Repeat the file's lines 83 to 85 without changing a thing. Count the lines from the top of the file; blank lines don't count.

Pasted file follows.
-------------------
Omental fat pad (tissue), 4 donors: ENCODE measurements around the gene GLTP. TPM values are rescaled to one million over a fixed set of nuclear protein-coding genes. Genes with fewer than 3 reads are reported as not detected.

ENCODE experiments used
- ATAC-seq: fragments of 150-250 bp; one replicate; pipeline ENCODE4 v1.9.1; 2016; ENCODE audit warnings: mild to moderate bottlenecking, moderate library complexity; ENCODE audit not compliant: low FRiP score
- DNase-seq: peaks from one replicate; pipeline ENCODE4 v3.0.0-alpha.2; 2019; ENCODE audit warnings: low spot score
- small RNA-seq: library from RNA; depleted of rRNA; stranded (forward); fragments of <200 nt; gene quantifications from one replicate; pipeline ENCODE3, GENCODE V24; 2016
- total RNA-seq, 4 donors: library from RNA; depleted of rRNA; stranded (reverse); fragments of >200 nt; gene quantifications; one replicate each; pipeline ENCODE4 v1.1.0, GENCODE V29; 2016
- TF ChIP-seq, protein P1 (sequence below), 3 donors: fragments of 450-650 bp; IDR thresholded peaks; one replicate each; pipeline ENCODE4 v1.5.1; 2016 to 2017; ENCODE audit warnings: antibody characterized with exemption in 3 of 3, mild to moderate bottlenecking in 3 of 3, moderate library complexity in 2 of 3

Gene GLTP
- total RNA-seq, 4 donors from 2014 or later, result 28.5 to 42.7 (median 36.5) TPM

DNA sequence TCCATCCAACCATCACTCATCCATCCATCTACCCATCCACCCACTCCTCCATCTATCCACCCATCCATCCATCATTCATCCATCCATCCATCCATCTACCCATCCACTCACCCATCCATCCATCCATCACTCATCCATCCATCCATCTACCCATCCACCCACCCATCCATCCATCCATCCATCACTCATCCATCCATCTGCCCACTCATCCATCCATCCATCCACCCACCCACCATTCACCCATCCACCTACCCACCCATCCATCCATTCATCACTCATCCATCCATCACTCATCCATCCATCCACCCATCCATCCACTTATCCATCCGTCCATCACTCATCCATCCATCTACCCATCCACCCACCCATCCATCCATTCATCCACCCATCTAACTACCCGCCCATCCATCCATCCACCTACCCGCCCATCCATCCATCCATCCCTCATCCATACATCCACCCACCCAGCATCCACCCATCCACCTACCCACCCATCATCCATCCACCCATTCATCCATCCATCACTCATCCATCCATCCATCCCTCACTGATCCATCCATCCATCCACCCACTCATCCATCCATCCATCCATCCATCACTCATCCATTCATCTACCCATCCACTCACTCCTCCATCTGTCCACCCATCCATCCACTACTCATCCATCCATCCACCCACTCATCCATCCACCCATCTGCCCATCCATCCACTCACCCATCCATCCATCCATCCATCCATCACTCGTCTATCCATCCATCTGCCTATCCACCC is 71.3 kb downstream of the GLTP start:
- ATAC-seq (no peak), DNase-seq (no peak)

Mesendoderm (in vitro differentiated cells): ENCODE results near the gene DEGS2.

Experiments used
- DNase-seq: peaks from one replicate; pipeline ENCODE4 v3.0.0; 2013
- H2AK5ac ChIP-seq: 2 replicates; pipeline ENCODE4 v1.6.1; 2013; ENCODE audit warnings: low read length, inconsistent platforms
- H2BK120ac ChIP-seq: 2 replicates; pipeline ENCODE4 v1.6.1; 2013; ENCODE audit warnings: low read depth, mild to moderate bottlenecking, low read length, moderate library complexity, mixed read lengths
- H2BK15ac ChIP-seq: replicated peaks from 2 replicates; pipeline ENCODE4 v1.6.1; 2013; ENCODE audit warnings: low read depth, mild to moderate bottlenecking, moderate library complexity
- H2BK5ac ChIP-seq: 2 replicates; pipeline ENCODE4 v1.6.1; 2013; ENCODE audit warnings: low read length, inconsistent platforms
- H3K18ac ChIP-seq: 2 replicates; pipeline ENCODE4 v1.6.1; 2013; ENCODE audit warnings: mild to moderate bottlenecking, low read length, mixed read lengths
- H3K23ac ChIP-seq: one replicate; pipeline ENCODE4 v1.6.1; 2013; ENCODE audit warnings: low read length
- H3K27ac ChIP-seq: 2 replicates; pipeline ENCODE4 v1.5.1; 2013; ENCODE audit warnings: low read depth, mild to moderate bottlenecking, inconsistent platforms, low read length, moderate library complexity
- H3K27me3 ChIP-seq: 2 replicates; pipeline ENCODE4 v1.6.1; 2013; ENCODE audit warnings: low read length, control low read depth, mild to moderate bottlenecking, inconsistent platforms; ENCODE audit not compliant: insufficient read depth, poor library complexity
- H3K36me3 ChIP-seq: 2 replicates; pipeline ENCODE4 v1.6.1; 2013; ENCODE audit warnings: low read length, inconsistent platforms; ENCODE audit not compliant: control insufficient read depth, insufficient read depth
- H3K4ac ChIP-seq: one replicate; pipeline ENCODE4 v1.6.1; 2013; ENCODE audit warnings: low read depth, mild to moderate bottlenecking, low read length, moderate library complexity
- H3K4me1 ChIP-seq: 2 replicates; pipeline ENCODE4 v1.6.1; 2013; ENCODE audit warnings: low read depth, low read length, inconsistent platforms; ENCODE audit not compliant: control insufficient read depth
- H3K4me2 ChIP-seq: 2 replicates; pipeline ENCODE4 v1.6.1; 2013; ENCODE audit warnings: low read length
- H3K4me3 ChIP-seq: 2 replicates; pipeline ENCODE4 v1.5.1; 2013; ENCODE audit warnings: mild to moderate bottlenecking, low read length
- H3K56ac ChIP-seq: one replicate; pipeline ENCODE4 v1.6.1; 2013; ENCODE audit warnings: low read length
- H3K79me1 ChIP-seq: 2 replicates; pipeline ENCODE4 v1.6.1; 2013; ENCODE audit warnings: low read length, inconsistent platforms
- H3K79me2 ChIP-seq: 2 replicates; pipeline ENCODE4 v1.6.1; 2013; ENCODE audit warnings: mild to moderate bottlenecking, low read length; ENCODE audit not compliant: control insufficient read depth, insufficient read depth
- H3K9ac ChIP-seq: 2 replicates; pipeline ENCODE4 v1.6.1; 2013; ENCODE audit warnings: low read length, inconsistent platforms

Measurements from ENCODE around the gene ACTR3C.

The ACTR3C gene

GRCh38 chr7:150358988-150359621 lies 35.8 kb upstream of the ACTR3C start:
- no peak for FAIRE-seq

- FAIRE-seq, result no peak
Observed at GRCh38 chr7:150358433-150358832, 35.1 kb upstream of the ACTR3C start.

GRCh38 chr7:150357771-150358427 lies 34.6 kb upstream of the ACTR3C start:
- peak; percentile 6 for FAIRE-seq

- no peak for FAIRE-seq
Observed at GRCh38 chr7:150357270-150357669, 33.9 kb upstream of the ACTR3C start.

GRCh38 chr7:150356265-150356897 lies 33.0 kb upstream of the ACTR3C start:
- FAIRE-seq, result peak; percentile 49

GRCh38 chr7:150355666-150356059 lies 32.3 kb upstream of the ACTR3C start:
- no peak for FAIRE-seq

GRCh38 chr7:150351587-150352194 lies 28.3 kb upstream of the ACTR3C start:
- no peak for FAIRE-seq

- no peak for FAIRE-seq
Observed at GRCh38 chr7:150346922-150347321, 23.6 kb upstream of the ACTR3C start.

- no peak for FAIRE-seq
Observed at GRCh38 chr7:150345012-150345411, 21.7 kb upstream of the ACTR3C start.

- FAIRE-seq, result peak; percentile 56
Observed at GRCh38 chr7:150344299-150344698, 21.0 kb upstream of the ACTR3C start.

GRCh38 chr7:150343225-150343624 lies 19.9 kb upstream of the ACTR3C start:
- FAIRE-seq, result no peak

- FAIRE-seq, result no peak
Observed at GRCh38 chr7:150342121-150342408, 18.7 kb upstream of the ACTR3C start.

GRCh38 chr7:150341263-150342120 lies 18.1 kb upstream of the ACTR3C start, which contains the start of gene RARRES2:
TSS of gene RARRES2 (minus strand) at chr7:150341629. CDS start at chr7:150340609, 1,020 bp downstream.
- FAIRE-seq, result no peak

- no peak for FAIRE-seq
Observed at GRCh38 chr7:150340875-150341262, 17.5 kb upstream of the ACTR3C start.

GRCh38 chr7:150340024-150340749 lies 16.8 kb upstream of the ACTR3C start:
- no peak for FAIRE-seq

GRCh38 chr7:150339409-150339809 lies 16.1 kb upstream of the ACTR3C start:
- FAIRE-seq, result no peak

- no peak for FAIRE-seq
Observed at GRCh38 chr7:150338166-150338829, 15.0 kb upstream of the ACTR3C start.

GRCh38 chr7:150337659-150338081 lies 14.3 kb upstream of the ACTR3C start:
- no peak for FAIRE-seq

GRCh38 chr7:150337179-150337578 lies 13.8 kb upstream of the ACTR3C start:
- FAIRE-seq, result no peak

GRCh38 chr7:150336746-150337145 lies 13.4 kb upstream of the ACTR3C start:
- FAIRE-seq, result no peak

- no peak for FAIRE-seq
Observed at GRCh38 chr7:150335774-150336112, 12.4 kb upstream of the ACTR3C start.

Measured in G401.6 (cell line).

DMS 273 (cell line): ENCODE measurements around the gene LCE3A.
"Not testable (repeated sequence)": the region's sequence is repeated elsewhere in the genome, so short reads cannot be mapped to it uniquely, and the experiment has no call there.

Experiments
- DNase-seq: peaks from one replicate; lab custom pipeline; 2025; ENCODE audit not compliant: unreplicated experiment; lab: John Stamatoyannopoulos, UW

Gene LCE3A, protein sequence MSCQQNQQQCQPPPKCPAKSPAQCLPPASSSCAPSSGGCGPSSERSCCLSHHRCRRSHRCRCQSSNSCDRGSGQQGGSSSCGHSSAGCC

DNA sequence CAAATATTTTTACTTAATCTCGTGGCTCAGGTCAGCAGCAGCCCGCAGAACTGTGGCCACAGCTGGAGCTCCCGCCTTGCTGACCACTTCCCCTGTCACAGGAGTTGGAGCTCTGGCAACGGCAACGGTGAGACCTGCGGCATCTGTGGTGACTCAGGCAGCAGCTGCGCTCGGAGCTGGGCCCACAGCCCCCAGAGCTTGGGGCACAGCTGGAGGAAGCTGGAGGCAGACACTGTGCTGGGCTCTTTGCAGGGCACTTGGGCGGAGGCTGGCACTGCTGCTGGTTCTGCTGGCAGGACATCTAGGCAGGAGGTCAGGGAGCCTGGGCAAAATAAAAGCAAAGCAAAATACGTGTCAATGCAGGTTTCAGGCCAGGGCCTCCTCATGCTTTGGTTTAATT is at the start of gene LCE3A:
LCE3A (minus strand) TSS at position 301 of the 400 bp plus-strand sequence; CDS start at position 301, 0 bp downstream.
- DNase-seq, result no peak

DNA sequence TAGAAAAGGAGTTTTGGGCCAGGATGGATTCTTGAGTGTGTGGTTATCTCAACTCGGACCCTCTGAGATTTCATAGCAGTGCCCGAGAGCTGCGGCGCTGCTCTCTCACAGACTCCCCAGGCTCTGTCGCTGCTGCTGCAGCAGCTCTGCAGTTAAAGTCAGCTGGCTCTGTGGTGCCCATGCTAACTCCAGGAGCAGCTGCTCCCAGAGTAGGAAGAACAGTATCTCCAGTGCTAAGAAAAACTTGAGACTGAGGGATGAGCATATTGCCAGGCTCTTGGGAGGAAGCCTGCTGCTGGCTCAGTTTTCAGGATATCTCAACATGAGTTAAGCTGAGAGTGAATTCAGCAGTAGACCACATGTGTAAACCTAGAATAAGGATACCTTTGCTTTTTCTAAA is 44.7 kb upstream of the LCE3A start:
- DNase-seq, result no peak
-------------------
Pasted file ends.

DNA sequence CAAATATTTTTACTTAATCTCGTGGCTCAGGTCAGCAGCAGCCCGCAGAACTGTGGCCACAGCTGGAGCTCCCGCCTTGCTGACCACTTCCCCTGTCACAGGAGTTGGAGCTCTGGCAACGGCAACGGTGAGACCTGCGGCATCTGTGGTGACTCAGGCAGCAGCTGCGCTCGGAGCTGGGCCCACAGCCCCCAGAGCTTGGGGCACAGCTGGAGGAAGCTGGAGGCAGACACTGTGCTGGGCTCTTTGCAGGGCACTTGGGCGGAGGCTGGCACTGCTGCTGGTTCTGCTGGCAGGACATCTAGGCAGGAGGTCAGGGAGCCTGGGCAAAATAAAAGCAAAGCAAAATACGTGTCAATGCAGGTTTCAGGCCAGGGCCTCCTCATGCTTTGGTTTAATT is at the start of gene LCE3A:
LCE3A (minus strand) TSS at position 301 of the 400 bp plus-strand sequence; CDS start at position 301, 0 bp downstream.
- DNase-seq, result no peak